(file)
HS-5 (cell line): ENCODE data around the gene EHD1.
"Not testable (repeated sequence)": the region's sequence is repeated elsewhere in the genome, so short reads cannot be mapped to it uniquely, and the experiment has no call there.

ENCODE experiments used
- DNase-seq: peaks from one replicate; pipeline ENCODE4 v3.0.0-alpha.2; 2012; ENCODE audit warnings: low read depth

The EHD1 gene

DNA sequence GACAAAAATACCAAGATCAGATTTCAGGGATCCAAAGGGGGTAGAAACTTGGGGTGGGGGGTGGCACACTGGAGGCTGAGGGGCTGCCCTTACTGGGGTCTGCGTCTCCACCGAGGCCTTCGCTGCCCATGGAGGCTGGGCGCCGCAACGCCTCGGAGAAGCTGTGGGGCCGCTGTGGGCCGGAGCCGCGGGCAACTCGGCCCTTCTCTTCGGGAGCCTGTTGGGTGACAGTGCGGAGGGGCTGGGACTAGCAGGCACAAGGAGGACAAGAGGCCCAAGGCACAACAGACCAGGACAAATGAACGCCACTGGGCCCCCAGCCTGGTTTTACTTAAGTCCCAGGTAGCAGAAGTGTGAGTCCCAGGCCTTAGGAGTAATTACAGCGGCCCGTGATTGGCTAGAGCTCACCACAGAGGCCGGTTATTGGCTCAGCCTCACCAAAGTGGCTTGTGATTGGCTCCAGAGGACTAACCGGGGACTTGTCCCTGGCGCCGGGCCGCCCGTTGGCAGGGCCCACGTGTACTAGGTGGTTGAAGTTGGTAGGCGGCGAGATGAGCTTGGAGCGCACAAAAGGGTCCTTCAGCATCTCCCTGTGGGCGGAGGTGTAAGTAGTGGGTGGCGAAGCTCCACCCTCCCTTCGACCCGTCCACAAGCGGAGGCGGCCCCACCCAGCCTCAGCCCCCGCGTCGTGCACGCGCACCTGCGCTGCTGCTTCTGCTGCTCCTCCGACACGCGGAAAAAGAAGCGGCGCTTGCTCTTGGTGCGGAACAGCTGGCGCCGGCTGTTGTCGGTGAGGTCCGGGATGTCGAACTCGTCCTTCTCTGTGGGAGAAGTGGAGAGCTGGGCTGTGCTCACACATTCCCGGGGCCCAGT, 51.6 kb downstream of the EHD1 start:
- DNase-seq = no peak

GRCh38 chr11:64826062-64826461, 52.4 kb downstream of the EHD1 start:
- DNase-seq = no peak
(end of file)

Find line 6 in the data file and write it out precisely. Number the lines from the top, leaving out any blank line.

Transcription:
DNA sequence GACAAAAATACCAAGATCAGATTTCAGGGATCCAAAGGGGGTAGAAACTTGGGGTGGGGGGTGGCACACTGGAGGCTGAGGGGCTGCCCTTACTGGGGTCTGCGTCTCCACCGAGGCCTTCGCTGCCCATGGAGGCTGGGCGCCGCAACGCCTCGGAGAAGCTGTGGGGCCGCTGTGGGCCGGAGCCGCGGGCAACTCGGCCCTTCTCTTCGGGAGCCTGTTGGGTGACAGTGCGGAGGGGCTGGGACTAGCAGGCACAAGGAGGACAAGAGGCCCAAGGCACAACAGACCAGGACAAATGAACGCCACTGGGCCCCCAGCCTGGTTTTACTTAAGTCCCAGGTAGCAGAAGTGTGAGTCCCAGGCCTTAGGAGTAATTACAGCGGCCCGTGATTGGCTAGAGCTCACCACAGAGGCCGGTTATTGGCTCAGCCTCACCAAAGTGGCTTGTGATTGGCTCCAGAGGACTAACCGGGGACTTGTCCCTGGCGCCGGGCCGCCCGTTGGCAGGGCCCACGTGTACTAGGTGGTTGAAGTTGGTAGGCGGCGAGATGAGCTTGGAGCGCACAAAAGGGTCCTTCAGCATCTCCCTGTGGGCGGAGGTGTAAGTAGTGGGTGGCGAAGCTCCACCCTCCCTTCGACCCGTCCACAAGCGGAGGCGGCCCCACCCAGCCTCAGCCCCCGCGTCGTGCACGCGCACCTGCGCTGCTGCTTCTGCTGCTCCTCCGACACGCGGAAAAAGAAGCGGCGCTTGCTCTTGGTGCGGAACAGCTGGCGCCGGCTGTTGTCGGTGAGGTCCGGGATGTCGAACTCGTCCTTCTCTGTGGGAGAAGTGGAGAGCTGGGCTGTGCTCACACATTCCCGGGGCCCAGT, 51.6 kb downstream of the EHD1 start: